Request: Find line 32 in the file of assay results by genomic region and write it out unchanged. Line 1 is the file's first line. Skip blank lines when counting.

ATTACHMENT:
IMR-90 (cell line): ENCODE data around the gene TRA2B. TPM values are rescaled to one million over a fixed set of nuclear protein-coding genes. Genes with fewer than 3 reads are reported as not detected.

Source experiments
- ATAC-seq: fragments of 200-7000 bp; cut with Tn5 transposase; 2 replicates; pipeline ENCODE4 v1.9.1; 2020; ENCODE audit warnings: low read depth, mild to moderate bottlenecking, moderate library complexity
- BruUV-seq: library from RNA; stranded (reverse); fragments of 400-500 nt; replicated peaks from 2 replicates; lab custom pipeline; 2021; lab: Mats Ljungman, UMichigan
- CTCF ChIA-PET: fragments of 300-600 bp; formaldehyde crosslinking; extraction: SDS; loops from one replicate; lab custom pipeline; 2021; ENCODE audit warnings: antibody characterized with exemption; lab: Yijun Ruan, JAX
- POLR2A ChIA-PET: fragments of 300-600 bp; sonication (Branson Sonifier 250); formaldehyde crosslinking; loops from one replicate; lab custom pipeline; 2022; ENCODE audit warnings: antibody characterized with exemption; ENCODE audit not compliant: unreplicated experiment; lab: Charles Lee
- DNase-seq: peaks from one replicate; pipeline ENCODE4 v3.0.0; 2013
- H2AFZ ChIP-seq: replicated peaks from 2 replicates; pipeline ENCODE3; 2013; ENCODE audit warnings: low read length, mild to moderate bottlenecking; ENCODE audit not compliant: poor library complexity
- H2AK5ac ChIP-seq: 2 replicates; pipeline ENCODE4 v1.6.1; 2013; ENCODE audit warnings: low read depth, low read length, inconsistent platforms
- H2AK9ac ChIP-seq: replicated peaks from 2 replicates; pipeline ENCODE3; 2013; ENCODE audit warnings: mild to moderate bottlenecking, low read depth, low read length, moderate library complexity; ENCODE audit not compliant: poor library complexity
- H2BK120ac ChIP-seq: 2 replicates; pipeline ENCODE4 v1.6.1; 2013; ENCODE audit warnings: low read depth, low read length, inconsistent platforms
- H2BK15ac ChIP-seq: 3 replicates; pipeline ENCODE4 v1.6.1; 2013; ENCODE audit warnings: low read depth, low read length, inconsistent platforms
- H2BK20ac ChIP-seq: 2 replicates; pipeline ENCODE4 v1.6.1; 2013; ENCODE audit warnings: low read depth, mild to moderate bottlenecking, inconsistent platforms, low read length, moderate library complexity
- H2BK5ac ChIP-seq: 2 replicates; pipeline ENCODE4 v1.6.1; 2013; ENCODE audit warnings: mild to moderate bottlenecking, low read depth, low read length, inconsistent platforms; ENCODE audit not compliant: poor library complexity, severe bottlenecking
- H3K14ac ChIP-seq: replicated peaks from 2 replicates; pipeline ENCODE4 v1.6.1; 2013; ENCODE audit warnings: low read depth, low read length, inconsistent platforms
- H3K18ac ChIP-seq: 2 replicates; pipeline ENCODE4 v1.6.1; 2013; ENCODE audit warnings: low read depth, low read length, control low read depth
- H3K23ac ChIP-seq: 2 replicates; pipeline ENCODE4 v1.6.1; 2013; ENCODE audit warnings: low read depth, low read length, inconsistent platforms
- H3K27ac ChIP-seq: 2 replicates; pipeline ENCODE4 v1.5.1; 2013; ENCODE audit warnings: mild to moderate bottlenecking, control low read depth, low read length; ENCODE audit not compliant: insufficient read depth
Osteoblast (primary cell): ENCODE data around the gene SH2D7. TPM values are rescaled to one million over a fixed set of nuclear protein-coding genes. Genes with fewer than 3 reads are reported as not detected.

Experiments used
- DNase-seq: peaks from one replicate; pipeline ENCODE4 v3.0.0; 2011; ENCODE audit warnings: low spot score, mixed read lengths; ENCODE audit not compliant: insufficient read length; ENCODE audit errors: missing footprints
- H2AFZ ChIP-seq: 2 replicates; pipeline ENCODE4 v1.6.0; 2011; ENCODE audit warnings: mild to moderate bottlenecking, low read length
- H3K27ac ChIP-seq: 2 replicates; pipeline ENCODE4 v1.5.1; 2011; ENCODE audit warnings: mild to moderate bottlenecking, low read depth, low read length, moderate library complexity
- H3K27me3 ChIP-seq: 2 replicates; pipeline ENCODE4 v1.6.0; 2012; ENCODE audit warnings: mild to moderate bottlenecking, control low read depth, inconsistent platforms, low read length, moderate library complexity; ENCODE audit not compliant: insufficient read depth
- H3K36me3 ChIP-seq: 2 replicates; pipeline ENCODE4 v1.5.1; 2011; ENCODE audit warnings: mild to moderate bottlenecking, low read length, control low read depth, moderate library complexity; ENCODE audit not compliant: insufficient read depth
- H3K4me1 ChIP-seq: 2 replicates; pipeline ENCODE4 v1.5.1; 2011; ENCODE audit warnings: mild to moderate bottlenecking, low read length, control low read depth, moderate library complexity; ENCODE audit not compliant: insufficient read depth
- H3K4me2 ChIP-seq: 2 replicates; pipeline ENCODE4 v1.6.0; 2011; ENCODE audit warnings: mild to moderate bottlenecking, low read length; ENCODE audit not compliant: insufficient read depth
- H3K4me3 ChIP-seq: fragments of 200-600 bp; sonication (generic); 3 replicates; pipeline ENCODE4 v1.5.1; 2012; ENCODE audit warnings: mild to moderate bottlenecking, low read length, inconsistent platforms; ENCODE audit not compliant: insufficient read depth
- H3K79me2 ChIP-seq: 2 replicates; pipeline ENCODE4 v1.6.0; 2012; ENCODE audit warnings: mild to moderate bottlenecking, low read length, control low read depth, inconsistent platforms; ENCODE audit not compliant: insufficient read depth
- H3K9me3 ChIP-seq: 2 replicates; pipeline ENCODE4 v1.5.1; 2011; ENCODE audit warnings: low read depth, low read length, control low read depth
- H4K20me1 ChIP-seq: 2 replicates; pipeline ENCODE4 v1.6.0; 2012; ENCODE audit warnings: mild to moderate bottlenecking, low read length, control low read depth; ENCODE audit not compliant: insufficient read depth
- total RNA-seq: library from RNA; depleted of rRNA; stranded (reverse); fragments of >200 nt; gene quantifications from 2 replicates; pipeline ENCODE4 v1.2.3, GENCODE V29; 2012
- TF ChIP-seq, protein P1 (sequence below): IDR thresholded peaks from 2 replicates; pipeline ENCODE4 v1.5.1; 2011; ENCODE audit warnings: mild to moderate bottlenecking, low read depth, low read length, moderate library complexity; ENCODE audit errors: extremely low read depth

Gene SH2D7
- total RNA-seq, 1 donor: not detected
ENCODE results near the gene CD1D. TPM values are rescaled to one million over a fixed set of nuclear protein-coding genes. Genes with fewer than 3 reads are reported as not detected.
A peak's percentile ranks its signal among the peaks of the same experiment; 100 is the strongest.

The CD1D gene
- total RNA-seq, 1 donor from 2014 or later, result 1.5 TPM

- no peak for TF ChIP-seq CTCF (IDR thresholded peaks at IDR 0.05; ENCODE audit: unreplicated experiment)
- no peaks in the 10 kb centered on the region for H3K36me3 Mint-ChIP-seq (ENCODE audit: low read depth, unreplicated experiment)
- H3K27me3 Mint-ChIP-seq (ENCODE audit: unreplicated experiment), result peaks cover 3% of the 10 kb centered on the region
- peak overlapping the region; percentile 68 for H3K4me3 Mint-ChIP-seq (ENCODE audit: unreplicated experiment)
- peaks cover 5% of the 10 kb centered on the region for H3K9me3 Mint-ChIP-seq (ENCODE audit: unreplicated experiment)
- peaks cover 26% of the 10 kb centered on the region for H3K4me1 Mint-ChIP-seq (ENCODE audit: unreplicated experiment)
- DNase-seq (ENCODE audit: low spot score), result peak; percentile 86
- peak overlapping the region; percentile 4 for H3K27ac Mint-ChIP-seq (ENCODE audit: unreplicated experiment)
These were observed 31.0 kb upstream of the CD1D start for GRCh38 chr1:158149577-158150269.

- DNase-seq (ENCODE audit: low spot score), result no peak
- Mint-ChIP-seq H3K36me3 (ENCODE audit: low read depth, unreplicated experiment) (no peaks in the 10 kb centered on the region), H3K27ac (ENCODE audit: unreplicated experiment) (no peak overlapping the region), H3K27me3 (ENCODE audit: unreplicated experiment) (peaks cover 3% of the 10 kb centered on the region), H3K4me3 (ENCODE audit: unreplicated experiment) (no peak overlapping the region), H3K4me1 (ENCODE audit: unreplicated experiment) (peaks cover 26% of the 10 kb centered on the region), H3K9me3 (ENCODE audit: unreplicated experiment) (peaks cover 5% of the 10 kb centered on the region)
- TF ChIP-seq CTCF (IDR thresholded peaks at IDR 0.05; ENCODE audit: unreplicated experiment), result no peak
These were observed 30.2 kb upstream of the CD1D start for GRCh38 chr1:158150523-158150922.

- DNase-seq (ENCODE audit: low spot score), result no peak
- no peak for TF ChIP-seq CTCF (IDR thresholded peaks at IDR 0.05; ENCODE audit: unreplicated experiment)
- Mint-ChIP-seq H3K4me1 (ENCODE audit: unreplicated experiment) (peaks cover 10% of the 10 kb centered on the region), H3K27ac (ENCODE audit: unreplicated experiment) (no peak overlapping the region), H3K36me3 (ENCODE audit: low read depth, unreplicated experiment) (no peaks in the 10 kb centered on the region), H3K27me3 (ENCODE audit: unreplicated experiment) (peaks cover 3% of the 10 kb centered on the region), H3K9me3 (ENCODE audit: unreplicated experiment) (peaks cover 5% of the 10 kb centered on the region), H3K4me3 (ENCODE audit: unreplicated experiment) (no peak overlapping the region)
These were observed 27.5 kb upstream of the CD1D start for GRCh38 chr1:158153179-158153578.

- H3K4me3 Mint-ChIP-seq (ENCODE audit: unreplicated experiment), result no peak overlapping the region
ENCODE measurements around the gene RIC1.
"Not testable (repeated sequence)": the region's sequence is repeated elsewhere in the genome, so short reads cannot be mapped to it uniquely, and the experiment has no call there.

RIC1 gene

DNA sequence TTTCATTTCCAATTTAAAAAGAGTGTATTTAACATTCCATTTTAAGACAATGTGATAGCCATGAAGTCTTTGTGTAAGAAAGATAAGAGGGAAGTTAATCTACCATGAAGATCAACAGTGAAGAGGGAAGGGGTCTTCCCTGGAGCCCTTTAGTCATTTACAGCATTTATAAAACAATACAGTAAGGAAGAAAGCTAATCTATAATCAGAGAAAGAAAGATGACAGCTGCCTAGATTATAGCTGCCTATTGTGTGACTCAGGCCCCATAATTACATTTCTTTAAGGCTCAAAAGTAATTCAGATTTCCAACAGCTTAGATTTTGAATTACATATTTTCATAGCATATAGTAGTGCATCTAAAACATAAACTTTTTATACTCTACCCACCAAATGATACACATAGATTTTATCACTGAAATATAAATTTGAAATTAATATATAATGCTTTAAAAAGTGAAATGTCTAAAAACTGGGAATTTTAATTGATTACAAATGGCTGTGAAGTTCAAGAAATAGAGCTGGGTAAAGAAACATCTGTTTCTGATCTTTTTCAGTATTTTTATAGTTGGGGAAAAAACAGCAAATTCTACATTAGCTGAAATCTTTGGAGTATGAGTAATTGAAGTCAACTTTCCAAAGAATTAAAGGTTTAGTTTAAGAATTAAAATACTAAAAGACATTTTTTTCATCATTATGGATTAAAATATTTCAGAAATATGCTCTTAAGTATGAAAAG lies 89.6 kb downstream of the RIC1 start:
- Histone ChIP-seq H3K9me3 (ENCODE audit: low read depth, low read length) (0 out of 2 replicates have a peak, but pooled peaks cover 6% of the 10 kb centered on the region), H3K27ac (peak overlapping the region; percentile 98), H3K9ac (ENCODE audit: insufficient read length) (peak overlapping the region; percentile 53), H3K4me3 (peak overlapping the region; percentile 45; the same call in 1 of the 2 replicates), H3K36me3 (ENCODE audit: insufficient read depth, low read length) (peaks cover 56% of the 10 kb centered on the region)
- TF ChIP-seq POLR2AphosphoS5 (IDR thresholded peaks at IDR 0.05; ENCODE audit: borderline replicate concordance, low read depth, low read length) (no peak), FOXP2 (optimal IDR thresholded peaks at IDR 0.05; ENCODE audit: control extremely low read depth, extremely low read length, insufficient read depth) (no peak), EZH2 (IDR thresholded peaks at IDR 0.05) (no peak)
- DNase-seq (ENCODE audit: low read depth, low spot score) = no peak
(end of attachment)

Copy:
- total RNA-seq: library from RNA; depleted of rRNA; stranded (reverse); fragments of >200 nt; gene quantifications from 2 replicates; pipeline ENCODE4 v1.2.3, GENCODE V29; 2012